SINGAPORE, Nov 16 (Reuters) Oil was little changed at below a barrel on Friday, in the wake of losses a day ago triggered by a surprise build in weekly U.S. crude stocks.
U.S. crude for December which expires later on Friday, was unchanged by 0632 GMT at .43 a barrel, after dropping 66 cents on Thursday. Oil now stands 5 percent below the record-high of .62 a barrel achieved on Nov. 7.
The January U.S. crude contract was up 9 cents at .16 a barrel. London Brent crude for January was down 13 cents at .10.
Prices on Thursday had clawed back some of their losses as traders scrutinised the details of the unexpected 2.8 million-barrel increase in crude inventories. Analysts had predicted a decline of 800,000 barrels. S] ''A rebound in U.S. crude stocks, due in part to a one-off backlog of imports, was... less bearish than it appeared, focused as it was on the relatively insulated West Coast,'' said Fimat energy analyst Antoine Halff.
Some analysts said the prospect for tightening winter fuel conditions would keep prices supported.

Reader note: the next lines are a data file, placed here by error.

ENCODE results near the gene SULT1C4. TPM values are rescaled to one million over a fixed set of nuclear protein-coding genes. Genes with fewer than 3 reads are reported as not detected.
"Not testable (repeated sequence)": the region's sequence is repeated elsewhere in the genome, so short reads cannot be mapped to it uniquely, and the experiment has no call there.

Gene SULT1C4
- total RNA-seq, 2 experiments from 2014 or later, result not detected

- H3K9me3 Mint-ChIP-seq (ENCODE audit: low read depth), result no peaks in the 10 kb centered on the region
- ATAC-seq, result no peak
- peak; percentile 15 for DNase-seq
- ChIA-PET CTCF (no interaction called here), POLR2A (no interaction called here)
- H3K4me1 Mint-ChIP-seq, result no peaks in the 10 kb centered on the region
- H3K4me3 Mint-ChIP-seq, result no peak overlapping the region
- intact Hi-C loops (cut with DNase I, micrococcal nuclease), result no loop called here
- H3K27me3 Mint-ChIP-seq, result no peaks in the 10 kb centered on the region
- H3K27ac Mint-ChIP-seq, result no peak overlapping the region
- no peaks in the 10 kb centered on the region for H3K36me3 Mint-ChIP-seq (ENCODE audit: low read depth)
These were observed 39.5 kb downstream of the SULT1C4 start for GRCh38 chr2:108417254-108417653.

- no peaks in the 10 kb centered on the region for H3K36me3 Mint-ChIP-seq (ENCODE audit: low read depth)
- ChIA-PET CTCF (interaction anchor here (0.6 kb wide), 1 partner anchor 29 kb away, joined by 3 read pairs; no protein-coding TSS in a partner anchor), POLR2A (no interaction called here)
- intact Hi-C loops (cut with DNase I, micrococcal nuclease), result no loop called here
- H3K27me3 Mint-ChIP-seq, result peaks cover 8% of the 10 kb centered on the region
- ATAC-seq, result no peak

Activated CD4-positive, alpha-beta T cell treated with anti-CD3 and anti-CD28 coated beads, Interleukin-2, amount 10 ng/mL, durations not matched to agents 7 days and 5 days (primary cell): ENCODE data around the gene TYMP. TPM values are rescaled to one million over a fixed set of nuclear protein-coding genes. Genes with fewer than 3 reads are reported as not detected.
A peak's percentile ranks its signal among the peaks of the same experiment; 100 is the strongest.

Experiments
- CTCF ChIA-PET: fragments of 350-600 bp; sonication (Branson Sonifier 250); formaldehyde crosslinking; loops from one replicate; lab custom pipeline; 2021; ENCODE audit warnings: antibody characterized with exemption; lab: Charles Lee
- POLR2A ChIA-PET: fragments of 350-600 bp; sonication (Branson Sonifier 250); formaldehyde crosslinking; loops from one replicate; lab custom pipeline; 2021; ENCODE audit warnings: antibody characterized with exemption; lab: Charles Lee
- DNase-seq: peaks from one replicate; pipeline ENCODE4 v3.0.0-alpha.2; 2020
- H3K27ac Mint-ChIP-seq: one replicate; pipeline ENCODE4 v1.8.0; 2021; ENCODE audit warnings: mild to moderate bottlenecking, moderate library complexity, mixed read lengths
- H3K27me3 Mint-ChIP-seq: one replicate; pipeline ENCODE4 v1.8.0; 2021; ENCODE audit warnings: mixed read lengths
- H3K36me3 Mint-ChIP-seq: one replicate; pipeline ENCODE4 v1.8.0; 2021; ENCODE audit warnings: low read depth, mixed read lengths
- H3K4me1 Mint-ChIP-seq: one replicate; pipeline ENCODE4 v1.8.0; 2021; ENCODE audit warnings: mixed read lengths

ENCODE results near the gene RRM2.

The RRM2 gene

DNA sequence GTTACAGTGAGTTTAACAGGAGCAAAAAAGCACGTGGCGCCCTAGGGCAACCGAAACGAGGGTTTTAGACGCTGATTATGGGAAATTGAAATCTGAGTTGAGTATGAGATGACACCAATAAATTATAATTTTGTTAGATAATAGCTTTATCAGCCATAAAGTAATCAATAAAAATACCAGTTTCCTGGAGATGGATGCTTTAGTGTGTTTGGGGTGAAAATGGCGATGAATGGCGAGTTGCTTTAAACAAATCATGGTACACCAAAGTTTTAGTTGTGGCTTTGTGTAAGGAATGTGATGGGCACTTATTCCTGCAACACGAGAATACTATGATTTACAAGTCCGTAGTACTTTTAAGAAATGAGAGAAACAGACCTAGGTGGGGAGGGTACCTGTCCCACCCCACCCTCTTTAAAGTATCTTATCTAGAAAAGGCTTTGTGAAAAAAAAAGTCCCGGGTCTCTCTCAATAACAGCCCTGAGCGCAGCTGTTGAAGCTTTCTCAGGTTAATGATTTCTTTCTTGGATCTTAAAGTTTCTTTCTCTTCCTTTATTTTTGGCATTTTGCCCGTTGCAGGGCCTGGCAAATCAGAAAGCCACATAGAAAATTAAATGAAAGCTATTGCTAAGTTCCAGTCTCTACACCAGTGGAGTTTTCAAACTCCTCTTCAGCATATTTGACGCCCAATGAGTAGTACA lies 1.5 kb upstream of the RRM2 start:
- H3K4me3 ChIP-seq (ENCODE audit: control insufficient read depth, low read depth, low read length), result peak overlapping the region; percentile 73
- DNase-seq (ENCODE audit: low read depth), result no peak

''Losses will be limited unless there is extra OPEC supply,'' said Gerard Rigby of Fuel First Consulting in Sydney.
OPEC will not discuss output levels at a heads of state meeting on Nov. 17-18, but officials said it will be on the agenda at the group's next policy meeting on Dec. 5 in Abu Dhabi.
Concerns high prices and economic problems in the United States might hit consumption growth helped halt oil's record rally, as the U.S. data showed a 0.7 percent dip in demand over the last four weeks, compared with a year ago.
Further disclosures of credit and housing problems in the United States added to the fears about slowing economic growth, knocking the Dow Jones industrial average 0.9 percent lower on Thursday, its sixth decline in the past seven sessions. N] Producer group OPEC lowered its world oil demand growth forecast for the fourth quarter of this year partly due to the U.S economic problems, a downgrade that came just days after the International Energy Agency (IEA) slashed its demand outlook.
Oil prices have surged nearly 40 percent since mid-August, as worries about winter supplies, the weakening dollar and geopolitical tensions drew fresh speculative investment.
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